But unlike the corporate profit interests in the U.S., the rulers of Saudi Arabia don’t have to worry (so long as they keep their massive military, and massive police, and public beatings and beheadings to keep the public ‘in line’ and so long as they keep sharing some of the profits with the populations by means of subisdized gasoline and the actual checks they sent to citizens when the Arab Spring was fresh, to kind of bribe the public to stay in line) but otherwise they do whatever they want.

    so they don’t have to worry about making less money, they own the country, the house of Saudi more or less does.

    So they keep the oil going to the extent it’s profitable and to the extent allowable by peak oil and oil price and other considerations while at the same time they can ramp up renewables.

    If the Saudi rulers magically had their places exchanged with say a U.S. congressperson, they would in short order most of them, probably all of them eventually, they would start to behave like U.S. congress members who have a corporate “campaign financing” gun to their heads.

    In short, it’s not about information or smarts, but about institutions, something the public needs to open its eyes to (and then to start to change) if we want a liveable planet, let alone a liveable and just one.

  12. Matthew Tiedemann says:

    A puzzling statement from a ususally well-informed blogger:

    “It would be nice to think that the Saudis were doing this for climate change reasons. But they’re doing it for more selfish objectives: jobs and efficiency.”

    The overwhelming majority of people and countries will not change their behavior in substantive ways because of the anticipated long-term impacts climate change. The only way to solve this problem quickly enough to matter will be to align incentives such that pursing near-term interests, such as jobs and efficiency, also contributes to addressing climate change.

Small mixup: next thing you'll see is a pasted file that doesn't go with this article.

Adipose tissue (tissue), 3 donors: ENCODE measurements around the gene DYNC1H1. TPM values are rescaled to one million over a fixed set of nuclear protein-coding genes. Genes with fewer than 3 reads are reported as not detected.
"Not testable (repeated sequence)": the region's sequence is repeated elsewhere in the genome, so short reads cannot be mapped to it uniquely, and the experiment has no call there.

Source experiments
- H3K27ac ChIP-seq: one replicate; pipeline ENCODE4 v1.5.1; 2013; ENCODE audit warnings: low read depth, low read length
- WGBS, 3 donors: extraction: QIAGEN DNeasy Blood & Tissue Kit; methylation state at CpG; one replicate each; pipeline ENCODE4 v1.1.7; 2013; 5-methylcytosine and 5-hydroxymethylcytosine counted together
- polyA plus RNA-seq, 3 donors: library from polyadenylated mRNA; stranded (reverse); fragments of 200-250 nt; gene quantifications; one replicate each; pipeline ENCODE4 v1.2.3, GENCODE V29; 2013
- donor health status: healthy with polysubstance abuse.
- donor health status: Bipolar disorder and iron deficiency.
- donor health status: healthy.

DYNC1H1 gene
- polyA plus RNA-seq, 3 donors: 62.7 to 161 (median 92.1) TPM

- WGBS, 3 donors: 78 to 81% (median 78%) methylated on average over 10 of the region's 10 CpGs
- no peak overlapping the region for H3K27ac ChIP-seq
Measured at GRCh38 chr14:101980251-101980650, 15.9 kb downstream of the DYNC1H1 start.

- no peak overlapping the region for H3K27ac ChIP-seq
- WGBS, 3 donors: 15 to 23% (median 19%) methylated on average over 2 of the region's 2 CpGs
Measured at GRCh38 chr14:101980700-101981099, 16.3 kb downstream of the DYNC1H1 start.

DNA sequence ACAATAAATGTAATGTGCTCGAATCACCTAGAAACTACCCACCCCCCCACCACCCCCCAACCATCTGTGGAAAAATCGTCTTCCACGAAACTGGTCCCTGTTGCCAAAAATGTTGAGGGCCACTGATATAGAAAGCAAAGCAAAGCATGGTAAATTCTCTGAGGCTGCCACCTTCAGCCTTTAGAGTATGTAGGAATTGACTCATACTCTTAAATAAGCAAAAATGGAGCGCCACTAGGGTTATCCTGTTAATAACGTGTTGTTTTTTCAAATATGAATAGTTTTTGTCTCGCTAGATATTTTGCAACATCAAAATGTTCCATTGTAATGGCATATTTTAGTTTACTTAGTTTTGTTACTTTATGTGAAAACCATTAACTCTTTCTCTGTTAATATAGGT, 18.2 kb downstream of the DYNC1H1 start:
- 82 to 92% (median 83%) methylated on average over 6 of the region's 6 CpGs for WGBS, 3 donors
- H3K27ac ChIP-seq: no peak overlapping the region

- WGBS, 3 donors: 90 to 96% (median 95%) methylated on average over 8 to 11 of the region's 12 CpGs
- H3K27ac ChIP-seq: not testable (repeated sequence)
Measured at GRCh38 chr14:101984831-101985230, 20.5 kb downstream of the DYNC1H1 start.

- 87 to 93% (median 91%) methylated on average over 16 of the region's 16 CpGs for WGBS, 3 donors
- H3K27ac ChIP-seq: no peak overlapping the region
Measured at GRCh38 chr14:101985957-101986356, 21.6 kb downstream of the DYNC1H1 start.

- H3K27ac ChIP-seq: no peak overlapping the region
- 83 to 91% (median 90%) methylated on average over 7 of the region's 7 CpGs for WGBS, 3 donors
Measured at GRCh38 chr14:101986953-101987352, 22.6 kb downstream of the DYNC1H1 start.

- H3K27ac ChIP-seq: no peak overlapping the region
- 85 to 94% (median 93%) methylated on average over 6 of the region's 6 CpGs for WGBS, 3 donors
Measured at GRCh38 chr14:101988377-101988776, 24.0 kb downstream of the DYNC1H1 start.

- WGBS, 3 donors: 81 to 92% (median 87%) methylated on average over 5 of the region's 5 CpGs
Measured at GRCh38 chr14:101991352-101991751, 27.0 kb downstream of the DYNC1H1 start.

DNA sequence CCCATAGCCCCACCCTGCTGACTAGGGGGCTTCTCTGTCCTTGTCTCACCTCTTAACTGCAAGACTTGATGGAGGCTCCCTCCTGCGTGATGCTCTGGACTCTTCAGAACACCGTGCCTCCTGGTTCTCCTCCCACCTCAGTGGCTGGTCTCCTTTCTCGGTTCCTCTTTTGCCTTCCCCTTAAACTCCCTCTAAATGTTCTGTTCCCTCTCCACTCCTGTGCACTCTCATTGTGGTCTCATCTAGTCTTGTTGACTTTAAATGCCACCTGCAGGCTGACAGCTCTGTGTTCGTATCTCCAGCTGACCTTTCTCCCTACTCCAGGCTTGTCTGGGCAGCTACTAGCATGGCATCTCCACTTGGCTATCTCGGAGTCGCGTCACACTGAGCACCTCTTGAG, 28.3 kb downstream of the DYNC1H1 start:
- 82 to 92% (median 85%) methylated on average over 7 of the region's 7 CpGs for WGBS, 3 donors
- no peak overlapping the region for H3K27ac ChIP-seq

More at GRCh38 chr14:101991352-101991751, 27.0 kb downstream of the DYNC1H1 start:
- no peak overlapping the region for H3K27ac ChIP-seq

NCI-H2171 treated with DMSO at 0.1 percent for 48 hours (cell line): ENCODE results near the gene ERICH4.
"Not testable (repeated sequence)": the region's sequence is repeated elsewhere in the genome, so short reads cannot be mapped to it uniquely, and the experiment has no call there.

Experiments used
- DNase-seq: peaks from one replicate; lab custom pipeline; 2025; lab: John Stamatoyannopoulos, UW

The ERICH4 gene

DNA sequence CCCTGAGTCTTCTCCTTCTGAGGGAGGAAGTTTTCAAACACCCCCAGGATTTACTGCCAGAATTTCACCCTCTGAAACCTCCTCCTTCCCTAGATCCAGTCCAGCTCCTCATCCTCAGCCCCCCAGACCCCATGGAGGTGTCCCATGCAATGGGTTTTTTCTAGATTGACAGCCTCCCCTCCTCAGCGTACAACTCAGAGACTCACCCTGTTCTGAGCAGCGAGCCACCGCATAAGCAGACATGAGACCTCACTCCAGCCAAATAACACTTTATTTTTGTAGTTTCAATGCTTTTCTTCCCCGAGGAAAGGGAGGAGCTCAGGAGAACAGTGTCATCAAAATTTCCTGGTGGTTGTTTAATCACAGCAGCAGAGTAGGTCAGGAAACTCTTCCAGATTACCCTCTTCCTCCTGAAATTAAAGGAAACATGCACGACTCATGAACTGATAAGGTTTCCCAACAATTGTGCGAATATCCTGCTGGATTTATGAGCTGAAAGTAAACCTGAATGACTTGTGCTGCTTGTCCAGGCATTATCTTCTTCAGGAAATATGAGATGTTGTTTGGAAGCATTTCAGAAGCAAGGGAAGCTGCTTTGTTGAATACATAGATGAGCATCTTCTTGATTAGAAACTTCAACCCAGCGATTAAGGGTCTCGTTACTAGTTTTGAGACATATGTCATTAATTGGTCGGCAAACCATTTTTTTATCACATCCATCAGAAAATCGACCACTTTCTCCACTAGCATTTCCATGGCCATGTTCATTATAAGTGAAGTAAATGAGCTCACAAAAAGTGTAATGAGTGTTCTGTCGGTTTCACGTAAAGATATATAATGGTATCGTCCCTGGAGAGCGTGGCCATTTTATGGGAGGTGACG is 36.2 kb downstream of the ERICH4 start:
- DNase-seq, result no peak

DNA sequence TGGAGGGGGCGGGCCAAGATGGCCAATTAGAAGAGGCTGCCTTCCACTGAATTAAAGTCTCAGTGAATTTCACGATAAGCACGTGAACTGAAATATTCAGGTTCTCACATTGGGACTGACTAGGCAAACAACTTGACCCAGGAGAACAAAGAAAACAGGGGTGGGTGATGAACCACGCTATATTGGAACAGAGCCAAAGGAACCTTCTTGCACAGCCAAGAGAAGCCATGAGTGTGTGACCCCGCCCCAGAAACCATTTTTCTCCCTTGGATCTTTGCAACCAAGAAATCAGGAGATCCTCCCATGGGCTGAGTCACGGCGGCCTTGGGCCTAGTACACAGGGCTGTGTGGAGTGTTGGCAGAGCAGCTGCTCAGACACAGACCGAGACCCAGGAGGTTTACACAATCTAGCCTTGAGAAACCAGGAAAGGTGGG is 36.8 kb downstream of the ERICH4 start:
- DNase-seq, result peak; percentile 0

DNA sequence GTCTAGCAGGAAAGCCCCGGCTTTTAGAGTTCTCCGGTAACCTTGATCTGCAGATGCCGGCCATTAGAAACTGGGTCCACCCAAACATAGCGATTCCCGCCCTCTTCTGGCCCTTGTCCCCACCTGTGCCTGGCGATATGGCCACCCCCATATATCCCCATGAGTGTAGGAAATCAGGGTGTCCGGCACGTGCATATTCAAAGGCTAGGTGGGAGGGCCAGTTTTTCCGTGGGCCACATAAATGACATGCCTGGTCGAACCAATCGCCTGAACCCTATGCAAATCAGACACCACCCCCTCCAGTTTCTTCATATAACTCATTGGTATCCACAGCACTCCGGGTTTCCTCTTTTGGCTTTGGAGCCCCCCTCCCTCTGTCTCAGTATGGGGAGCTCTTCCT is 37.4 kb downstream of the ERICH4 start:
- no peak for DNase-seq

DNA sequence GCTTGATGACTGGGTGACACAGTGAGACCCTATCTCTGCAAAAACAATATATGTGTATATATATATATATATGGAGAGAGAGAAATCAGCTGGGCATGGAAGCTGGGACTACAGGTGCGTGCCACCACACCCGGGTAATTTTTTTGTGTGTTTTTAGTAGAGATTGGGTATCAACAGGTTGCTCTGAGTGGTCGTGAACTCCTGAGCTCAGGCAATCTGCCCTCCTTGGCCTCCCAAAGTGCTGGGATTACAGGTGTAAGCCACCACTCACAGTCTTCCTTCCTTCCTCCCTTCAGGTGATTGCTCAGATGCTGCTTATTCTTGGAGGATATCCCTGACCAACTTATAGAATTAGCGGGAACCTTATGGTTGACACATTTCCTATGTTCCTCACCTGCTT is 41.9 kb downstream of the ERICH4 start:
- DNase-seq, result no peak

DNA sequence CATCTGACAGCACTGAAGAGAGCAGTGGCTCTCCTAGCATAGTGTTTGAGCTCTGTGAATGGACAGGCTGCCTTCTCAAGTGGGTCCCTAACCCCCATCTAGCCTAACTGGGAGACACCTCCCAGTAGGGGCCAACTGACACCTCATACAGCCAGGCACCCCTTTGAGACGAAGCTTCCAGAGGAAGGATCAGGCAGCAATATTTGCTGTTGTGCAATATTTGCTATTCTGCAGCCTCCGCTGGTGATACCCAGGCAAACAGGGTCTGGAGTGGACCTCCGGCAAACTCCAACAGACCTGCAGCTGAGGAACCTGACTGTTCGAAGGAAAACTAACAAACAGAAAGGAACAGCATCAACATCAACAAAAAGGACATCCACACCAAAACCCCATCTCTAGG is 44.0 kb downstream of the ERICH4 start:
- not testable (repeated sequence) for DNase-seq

Kudos to the Saudis!

  13. NJP1 says:

    Saudi switching to solar energy is a ”good thing” but it diverts attention from their main problem. In 1900, before the oil age got going, the population of Saudi Arabia was 1 million, which would suggest that was the number that country could feed from its own resources. Less than a century of oil wealth input increased their number to nearly 30 million. Saudi can only feed them by selling oil and buying food. The Saudi government has stated that it intends to give up all production of wheat by 2016 because growing it is financially unsustainable. They have to use oil wealth to lease vast tracts of land, mainly in Africa, to grow food to ship to home markets. When oil gets too expensive to use as a functional commodity on a world-wide basis, those overseas landholdings will become untenable, not least because local Africans will need to eat too, and will react violently to the idea of local food being shipped abroad, no matter what ‘agreements’ are in place. With food access and oil exports stopped the Saudi economy will collapse. They will have a lot of solar power, but not much else. A desert country cannot sustain an infrastructure for 30 million people on solar power alone.